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Consortium bridges barriers|
By Celena Kusch
To increase responsive and effective community problem solving based on academic research, Penn State has created the Children, Youth and Families Consortium (CYFC), comprised of faculty members devoted to research and scholarship in this area.|
Since January 1998, Dr. Karen Bierman, distinguished professor of psychology at Penn State, and Dr. Mark Greenberg, Bennett Chair of Prevention Research in the Department of Human Development and Family Studies at Penn State, have served as co-directors of the CYFC Steering Committee and co-chairs of the consortium in its first year. They are enthusiastic about the new opportunities the group has opened for Penn State.
According to Greenberg, The CYFC is a quantum leap for Penn State in three ways. First, it creates an umbrella under which faculty from diverse areas throughout the University system can communicate and develop collaborative projects. Second, the consortium allows the University to strategically chart the course of how Penn State should touch the lives of parents and children over the next few decades. And third, the consortium will construct coordinated linkages between the University and Pennsylvania communities to work to improve the lives of children, youth and families.
Recently President Graham Spanier has been at the center of a push for a revitalized land-grant university, one that can translate university findings and apply them to community problems, Bierman added. Children, youth and families are a real strategic area for him and an ideal place to build that bridge between community and college. His idea was that the consortium would identify the Universitys existing strengths in the field of children, youth and families, then facilitate and foster more outreach, research, teaching and service related to those issues.
One of the first actions of the Steering Committee was to undertake a University-wide assessment of resources and strengths. As the CYFC found, Penn State has a history of strength in the field of children, youth and families. The University has more than 300 faculty members with allied interests in the field and offers more than 900 related courses across its colleges. External support for faculty research in this area has exceeded $52 million over the past five years. In addition, community-focused outreach initiatives through Outreach and Cooperative Extension serve more than 220,000 Pennsylvania youth each year.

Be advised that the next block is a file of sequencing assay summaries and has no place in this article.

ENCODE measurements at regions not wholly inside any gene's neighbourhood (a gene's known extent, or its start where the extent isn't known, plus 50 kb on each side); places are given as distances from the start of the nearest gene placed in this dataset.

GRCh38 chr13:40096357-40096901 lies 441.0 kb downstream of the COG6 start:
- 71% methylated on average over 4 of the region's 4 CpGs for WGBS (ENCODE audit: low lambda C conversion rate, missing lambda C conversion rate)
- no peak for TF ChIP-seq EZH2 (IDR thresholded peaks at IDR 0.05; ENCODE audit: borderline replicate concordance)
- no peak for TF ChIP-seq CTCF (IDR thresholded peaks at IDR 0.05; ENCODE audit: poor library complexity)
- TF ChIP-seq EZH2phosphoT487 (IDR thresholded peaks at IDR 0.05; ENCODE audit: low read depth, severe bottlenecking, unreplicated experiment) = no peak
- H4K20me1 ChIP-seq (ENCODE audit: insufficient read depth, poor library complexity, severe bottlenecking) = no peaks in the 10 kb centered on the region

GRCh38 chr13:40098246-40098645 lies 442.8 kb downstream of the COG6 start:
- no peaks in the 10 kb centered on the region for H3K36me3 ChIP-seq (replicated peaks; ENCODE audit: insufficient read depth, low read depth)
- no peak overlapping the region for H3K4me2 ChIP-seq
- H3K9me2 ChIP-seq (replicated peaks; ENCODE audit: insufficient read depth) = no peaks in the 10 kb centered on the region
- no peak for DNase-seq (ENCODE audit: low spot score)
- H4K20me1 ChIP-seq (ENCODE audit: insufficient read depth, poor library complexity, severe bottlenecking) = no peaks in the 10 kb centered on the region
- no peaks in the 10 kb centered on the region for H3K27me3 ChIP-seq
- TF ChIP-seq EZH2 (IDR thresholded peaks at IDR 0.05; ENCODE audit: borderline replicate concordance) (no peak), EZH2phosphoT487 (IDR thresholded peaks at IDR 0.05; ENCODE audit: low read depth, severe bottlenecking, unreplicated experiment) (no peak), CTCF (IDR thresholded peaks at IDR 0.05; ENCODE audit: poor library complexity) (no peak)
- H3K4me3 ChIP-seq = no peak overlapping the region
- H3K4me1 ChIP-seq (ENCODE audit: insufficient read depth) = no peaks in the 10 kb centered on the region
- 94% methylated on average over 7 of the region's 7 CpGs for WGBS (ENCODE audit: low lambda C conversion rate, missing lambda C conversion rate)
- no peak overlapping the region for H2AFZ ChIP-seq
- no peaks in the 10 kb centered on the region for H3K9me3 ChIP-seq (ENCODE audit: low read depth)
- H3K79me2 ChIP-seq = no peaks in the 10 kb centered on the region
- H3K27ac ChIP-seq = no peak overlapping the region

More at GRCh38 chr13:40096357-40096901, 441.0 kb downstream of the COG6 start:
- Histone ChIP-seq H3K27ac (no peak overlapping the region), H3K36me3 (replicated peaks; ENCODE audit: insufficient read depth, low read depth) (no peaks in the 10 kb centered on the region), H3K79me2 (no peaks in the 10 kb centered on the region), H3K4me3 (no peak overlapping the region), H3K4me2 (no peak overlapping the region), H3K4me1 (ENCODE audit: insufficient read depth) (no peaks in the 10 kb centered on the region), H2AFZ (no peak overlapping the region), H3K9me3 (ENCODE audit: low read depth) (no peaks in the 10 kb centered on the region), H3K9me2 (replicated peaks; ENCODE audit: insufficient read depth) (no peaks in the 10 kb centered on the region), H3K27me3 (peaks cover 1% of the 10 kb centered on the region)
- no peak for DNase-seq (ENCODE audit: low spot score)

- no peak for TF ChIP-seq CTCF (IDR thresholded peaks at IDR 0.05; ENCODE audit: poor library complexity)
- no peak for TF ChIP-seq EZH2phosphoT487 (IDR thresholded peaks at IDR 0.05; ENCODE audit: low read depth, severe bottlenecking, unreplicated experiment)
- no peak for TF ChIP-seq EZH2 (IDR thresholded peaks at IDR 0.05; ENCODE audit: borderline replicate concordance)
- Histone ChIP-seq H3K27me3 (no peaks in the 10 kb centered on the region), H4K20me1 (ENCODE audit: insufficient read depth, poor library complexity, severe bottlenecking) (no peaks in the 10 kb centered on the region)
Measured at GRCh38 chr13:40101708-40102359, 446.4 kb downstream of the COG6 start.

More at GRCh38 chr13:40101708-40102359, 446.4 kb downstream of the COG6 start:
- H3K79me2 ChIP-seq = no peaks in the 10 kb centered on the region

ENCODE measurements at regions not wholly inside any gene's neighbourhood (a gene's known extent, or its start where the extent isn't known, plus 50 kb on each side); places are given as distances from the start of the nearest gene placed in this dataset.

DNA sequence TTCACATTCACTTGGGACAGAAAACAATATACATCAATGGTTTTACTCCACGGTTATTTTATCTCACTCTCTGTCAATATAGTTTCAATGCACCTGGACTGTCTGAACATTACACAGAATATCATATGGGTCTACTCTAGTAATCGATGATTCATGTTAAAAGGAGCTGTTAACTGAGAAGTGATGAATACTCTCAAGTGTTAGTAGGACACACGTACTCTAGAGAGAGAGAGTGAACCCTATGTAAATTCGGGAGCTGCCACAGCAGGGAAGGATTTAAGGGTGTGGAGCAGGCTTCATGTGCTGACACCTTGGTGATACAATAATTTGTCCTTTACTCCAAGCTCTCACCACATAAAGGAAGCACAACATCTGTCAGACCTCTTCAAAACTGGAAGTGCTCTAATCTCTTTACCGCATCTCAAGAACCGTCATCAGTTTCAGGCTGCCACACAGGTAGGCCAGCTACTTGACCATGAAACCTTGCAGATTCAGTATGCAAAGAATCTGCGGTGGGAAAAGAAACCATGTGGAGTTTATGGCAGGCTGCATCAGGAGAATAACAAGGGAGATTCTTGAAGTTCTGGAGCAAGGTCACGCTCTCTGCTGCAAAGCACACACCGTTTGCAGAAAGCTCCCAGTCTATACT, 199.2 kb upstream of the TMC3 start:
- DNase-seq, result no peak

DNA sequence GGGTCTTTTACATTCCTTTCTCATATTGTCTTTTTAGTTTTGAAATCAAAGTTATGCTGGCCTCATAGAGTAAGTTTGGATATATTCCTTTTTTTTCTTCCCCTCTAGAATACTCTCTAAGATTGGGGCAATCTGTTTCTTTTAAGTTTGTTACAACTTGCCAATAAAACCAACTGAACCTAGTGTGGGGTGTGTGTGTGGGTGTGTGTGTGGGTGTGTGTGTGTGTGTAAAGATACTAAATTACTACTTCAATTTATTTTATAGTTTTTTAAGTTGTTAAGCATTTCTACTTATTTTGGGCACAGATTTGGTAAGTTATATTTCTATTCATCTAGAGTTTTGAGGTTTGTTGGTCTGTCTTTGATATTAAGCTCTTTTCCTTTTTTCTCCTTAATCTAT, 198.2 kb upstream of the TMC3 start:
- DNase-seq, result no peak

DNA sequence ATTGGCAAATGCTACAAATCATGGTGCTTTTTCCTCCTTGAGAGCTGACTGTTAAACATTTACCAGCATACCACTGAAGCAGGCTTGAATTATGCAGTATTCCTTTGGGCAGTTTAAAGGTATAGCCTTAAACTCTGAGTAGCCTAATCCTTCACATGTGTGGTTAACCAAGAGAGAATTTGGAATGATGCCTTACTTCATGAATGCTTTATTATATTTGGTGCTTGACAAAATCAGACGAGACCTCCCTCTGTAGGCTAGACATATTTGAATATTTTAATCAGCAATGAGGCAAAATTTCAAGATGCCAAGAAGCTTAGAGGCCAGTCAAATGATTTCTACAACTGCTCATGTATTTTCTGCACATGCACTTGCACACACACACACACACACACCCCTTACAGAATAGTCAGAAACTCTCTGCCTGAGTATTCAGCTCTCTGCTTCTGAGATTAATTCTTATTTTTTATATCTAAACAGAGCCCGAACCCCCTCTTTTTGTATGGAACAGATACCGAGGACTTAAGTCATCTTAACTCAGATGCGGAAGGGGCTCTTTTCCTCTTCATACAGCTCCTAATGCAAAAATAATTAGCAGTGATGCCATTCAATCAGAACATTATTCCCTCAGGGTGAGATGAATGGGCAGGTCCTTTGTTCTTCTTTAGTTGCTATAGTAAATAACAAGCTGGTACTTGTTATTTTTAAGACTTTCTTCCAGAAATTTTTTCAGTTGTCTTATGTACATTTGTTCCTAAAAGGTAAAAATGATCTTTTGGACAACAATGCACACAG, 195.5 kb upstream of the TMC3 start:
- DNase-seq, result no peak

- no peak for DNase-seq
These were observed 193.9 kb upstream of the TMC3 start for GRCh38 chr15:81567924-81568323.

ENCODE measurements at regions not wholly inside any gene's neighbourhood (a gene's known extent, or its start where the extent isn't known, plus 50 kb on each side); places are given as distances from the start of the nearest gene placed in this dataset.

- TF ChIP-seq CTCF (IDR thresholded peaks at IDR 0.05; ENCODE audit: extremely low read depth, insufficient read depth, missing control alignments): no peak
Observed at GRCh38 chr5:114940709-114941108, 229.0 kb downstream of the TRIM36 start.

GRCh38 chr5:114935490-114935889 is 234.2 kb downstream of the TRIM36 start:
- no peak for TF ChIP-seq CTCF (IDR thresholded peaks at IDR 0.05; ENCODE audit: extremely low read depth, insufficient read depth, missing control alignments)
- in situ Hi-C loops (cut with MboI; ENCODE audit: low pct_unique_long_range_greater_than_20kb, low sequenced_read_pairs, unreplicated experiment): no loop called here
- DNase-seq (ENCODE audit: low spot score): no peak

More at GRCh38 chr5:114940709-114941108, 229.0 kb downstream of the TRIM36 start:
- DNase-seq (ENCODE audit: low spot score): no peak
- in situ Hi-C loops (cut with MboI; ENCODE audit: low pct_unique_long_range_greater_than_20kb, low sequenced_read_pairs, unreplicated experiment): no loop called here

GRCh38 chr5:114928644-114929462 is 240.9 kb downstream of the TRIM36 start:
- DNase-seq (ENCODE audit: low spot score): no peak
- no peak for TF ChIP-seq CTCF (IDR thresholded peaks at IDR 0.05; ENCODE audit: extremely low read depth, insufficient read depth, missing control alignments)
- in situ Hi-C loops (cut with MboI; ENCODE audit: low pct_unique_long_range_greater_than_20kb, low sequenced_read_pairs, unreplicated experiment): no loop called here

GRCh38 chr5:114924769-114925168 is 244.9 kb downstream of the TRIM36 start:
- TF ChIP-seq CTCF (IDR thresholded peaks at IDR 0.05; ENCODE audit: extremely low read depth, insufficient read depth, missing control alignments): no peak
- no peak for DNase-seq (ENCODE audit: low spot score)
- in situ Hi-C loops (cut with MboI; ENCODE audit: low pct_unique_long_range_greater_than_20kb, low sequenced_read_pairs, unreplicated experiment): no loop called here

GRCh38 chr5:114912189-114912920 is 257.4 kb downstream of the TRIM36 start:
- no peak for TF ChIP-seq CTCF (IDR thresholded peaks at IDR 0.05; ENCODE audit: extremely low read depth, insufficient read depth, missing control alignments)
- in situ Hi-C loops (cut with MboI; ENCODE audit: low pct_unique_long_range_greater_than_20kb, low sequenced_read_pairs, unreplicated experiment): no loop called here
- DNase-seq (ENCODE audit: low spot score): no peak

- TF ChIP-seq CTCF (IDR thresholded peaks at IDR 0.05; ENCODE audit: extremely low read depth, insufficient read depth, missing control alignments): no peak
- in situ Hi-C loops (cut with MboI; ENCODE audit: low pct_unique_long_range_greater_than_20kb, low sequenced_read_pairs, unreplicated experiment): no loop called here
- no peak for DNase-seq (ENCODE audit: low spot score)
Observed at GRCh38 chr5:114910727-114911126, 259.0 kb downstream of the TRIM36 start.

To face these complex issues, meet the challenge of collaborating to form community-based solutions and fulfill ambitious institutional goals, the CYFC emphasizes the need for increased interdisciplinary activity.
Bierman explained the interdisciplinary vision of the consortium, saying, It is clear that people look at activities with an orientation toward different levels of analysis and ways of making interpretations, but when you are looking for solutions to complex problems like those facing children, youth and families today, there are advantages to combining many perspectives. In looking at the issue of youth academic achievement, for example, faculty from different disciplines might focus on the level of policy and government, the institutional level of schools and families or the individual level which might emphasize physical or cognitive development. Its very difficult for any one person to understand all the different levels. With an interdisciplinary approach, though, you get a wider perspective, which helps everyone to understand the issues more thoroughly.
Through its policies and practices, the consortium enables faculty, administrators and staff to move beyond the limits of a single disciplinary approach. Mechanisms for achieving this collaboration include funding for networking groups, proposal development and new faculty positions, as well as sponsorship of conferences, workshops and task forces.
After the first year, the CYFC seems on its way to reaching those goals. More than 300 faculty members and 90 extension agents and directors from throughout the University system have joined the consortium. Participants come from most of the Penn State campuses, from Continuing Education and Cooperative Extension centers throughout the state and from The Milton S. Hershey Medical Center, the Penn State Geisinger Health System and The Dickinson School of Law at The Pennsylvania State University.